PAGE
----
Yes, the Mister Gotchas will be there criticising us, but they understand there is no ethical consumption under capitalism and want us to die off in an impossible quest for perfection.

There is also the mental health cost, when you get people who think they are the only socialist in a world of hostile fascists and indifferent liberals because they can’t find anyone else vaguely like them. I could go further into that, but I need to stop because I am ill.

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You raise some very important points here and I wholeheartedly agree that we need to be where the people are, and put videos out on youtube, or be politically active on facebook (which does not require that we use it for our private life).

But I draw the line at making a living on ad revenue, or on anything else that actively promotes surveillance capitalism.

Unfortunately, most of us live in capitalist societies, and we need to earn money to live. And it takes money to make educational and/or activist videos. The equipment, hardware and software, costs money. The Internet access to post videos costs money. If research materials, costumes or props are used, they cost money too. Background music? There’s free stuff out there, but it’s safer to license tracks, which costs money. Did anyone help you produce, edit, or otherwise participate? Ideally, they should be compensated-- more money. Not to mention the time and effort involved in a really well-written, edited and produced video… which is worth something on its own.

Since the product costs money to make, why shouldn’t the creators be entitled to earn a living from their efforts?

At least some creators out there are using a hybrid ad/sponsor/crowd-sourced income model, and it seems to work okay for them. (My sample size is very small, as I don’t follow that many people.) I’d like to see them continue to make a living through their work, or at least enough to defray the costs incurred.

It’s not a perfect model, and I’ve heard at least one creator acknowledge the problematic nature of YouTube’s relationship with channel owners. But at this point, it’s the best way for video makers to get their message to the world… so until a better system develops, it’s play the game, or stay silent. And as @the_borderer says, we need progessive, socialist voices out there to counter the fascists’ narratives. I’d prefer a better alternative, but I’d rather have what exists than nothing at all.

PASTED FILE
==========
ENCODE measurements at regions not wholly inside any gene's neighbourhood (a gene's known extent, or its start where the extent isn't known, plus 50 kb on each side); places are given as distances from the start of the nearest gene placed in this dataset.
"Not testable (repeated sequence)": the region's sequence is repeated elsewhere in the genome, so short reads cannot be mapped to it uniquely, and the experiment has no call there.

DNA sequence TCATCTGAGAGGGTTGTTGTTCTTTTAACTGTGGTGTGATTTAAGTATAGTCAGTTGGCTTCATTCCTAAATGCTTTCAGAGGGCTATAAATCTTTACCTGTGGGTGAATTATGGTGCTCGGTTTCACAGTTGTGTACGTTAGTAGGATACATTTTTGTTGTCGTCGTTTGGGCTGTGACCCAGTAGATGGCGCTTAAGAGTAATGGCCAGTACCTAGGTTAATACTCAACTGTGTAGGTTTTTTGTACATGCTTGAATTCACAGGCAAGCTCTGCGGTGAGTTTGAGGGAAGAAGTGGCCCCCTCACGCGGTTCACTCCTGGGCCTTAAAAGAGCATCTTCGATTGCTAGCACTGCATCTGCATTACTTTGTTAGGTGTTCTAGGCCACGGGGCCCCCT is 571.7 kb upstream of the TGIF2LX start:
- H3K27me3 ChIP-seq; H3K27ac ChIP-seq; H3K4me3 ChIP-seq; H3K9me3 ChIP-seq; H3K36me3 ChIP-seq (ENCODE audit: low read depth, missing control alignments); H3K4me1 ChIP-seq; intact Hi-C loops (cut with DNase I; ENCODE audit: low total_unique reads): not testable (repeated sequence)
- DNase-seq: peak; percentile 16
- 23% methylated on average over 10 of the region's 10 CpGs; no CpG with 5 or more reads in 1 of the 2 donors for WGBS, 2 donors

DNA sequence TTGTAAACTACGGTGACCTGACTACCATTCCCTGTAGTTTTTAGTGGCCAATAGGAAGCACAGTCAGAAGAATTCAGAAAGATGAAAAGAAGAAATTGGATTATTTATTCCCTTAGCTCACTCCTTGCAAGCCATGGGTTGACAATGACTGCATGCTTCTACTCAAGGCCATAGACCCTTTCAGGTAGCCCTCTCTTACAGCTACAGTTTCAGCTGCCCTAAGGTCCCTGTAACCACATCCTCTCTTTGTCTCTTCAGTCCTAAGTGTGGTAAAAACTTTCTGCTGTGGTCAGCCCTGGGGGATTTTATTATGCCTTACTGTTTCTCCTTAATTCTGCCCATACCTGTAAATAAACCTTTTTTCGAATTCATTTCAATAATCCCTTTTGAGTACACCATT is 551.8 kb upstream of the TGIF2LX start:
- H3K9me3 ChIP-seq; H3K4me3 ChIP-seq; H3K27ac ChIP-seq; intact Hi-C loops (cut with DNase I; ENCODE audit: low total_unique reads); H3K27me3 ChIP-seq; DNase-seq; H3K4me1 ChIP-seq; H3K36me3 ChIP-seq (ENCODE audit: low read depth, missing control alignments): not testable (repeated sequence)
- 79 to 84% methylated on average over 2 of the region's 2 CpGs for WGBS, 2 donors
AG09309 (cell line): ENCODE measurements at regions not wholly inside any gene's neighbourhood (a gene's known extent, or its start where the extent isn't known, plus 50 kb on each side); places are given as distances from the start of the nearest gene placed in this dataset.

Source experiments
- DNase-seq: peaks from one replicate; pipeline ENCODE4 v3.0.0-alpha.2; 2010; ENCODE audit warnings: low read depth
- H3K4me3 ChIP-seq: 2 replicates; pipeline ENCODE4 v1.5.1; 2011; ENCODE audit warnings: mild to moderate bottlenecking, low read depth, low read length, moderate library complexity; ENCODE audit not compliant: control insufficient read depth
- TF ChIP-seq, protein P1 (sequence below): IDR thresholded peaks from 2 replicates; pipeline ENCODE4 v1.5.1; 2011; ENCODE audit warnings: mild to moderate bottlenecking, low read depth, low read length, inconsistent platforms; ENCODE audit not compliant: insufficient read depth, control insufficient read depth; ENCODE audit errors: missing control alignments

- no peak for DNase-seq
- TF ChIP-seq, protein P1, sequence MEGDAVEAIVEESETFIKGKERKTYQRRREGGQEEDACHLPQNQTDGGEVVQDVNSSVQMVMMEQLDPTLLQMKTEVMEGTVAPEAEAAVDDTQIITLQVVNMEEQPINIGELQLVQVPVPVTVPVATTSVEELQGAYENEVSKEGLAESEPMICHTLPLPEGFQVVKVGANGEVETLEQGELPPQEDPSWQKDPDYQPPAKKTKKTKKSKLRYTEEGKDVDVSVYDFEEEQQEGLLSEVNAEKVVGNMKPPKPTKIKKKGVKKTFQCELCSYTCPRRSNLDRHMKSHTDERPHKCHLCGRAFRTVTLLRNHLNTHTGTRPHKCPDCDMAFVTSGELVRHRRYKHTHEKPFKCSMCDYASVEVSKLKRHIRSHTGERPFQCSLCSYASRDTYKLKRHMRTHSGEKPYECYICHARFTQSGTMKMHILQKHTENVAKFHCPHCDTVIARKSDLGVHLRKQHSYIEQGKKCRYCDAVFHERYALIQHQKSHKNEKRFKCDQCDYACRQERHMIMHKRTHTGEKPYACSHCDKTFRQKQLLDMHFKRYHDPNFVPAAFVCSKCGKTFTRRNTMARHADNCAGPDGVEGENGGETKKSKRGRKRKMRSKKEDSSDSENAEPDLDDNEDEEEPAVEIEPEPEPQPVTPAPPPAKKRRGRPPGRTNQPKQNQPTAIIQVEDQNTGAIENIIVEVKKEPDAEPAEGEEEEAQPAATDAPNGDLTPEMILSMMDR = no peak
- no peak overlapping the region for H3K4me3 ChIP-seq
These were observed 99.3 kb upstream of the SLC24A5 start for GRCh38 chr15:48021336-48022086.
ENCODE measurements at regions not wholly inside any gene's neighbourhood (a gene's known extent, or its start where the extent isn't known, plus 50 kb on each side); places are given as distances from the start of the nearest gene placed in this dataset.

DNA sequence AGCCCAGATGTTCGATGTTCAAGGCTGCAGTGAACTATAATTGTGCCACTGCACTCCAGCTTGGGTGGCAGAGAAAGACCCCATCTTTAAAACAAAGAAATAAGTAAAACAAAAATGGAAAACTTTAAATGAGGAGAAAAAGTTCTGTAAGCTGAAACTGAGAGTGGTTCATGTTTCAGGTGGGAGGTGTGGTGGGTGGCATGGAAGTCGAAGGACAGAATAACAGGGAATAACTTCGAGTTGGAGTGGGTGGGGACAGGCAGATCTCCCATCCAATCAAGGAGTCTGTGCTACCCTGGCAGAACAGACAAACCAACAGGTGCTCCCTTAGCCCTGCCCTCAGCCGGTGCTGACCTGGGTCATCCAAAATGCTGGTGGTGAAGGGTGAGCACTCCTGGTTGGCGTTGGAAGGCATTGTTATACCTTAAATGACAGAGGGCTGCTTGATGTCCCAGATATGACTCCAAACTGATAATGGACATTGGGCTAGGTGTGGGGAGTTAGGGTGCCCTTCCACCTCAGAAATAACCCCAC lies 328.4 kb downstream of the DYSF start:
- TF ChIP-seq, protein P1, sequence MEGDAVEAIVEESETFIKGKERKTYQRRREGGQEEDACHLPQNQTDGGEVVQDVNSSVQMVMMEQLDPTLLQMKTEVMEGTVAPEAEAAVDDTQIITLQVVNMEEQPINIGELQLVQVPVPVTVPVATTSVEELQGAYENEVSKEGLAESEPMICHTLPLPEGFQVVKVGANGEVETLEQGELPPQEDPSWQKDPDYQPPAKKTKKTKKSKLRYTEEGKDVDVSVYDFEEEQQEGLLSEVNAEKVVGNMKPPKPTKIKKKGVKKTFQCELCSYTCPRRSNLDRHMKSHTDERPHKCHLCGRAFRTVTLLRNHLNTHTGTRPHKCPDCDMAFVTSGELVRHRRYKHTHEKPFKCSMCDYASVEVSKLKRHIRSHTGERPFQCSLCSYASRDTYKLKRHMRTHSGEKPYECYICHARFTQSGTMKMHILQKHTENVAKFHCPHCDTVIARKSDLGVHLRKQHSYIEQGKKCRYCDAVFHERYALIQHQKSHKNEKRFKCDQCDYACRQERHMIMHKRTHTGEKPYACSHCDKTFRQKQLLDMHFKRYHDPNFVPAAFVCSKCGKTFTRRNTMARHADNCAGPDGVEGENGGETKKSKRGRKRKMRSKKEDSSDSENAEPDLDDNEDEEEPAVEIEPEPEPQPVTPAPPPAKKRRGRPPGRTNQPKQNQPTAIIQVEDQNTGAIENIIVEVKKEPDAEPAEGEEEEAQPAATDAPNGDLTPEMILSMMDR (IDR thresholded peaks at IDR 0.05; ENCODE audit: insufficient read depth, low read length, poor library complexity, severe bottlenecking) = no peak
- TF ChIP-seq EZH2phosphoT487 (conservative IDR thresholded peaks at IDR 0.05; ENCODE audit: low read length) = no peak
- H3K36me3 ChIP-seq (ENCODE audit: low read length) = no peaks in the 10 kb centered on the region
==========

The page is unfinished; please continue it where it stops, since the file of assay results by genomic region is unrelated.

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Does Jukin Media definitely own the rights to everything they claim?

As I recall, some stock photograph companies were vacuuming up public domain photos, even ones that someone definitely owned, and claiming them as their own.

I doubt that would be a problem with the current hot viral stuff that people are making “reaction videos” of, but older stuff that’s been around for ages, and the origin more obscure would be tempting targets to claim. “Dancing Baby? That’s ours, pay up!”

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I think you have a point, and it‘s a really complex issue. Of course it‘s preferable ad revenue goes to socialist voices than to alt-right voices. I still believe that is just a temporary fix, and not a sustainable business model for a socialist, because of the obvious contradictions to a socialist mindset. In my experience it does make a difference where the money comes from. In a way it‘s a bit like working at Exxon to finance one‘s XR activism. The end does not justify the means.

The channel mentioned in the article does not appear particularly socialist to me, though. But I didn’t watch more than a couple of minutes.

Wasn’t youtube changing to require the monetization of all videos?
IIRC it was reported by an educational channel who preffered to keep their videos ad-free, but were pressed to allow ads.

Last time I checked you needed 4000+ hrs per year and 1000+ subscribers to be able to monetize a channel. But that might have changed.

Are alleged copyright holders allowed to forcibly monitize videos that are below that threshold? If so, sounds like being a copyright troll is way more profitable because there are more opportunities for monitization.

IIRC they are, everything else would be against the logic of making as much as revenue as possible. You can still remove the video in that case, they can’t force you to keep it in your channel.